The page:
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Rare 17th-Century World Map Found Stuffed In Scottish Chimney

First Posted: Nov 30, 2016 10:28 AM EST
SUNBURY, ENGLAND - AUGUST 10: An old map of London is displayed for sale on a stall at the Sunbury Antiques Market on August 10, 2010 in Sunbury, England. The market has been running for over 20 years at Kempton Park Race Course and is the largest & longest running Bi-monthly market in the country. It regularly attracts over 700 stall holders, travelling from as far as Belgium and Scotland, who sell everything from furniture, silverware, jewellery, ceramics and kitchenallia, to vintage fashion, paintings, cameras, books and much more.
SUNBURY, ENGLAND - AUGUST 10: An old map of London is displayed for sale on a stall at the Sunbury Antiques Market on August 10, 2010 in Sunbury, England. The market has been running for over 20 years at Kempton Park Race Course and is the largest & longest running Bi-monthly market in the country. It regularly attracts over 700 stall holders, travelling from as far as Belgium and Scotland, who sell everything from furniture, silverware, jewellery, ceramics and kitchenallia, to vintage fashion, paintings, cameras, books and much more.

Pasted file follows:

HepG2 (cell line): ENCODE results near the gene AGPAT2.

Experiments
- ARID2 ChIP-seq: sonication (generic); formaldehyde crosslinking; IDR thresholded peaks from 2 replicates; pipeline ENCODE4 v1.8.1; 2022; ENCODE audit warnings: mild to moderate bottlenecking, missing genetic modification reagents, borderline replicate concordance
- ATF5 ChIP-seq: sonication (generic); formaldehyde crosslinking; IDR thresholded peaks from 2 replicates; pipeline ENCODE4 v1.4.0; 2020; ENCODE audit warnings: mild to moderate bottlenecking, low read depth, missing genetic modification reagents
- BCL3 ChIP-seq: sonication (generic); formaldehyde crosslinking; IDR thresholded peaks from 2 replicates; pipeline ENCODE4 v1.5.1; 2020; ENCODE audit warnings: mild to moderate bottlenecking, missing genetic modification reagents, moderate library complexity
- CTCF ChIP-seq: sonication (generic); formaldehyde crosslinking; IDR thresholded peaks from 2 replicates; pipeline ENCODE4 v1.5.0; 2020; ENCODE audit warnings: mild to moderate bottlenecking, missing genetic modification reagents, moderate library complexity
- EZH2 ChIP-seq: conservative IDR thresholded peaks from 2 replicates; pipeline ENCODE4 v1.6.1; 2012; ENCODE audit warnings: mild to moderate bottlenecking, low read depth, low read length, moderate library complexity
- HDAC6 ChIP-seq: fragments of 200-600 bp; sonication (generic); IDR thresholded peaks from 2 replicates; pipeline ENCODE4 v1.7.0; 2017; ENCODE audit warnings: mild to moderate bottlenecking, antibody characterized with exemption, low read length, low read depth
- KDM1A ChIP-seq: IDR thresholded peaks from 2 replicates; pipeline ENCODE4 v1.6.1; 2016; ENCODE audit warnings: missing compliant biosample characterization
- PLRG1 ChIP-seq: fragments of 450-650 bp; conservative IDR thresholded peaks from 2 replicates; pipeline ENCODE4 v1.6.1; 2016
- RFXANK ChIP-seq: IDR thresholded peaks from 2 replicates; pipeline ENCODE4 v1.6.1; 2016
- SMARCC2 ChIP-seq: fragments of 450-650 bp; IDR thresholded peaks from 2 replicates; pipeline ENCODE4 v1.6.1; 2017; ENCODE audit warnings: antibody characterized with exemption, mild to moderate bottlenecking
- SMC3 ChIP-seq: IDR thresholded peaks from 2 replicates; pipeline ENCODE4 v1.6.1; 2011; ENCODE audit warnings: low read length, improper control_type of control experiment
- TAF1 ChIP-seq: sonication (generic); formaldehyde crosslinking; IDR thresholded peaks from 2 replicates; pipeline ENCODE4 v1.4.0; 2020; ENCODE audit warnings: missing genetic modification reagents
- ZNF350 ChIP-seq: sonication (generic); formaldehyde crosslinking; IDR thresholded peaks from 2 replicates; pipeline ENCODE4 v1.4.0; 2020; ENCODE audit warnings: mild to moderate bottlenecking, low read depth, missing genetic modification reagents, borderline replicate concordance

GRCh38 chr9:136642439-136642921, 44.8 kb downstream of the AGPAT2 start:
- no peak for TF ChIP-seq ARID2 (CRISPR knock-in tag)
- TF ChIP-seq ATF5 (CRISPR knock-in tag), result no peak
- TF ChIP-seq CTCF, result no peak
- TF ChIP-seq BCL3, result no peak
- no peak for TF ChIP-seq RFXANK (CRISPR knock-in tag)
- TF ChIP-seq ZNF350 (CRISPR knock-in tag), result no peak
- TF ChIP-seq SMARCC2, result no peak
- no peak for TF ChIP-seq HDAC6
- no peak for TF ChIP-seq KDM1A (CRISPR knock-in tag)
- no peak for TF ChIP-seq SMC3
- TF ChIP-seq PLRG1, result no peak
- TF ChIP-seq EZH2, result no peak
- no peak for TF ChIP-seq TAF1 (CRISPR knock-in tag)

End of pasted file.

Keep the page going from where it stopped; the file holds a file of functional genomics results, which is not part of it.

(Dan Kitwood/Getty Images)

Construction workers who were renovating a home in Aberdeen, Scotland found a "bundle of rags" in the chimney.  It was in a very poor condition that fragments fell off every time it was removed.  It turned out that the bundle is a rare 17th-century world map.

The Antique Piece Is One Of Two Copies In Existence

The wall map was made by Dutch engraver Gerald Valck.  It measures 2.2m by 1.6m, and is one of two known copies in existence.  When experts from the National Library of Scotland got it, it was rolled up in a plastic bag and "had to be handled extremely carefully as fragments of the map fell off like confetti every time it was moved."

Conservationists from the library said: "On closer examination, it became clear that the canvas backing on the map had survived better than much of the paper itself which had disintegrated in a number of places."

Conservationists Humidified The Map To Flatten It Out

Paper conservator, Clare Thomson, said that the condition of the map filled her with dread.  "Much of the paper had been lost and the remainder was hard and brittle in places and soft and thin in others.  We needed to stabilise it to prevent any further deterioration, make it robust and easier to handle to get to a point where it could be studied by researchers," she said. 

Conservationists placed the map in a humidification chamber to flatten it out.  National librarian Dr John Scally said: "This is one of the most challenging tasks our conservation team has faced and they have done a terrific job. Although significant sections of the map have been lost, the remainder has been cleaned and stabilised for future study and enjoyment.  It would have been very easy for this map to end up at the bottom of a skip but thankfully it can now take its place among the magnificent maps held within our collection."

 

 

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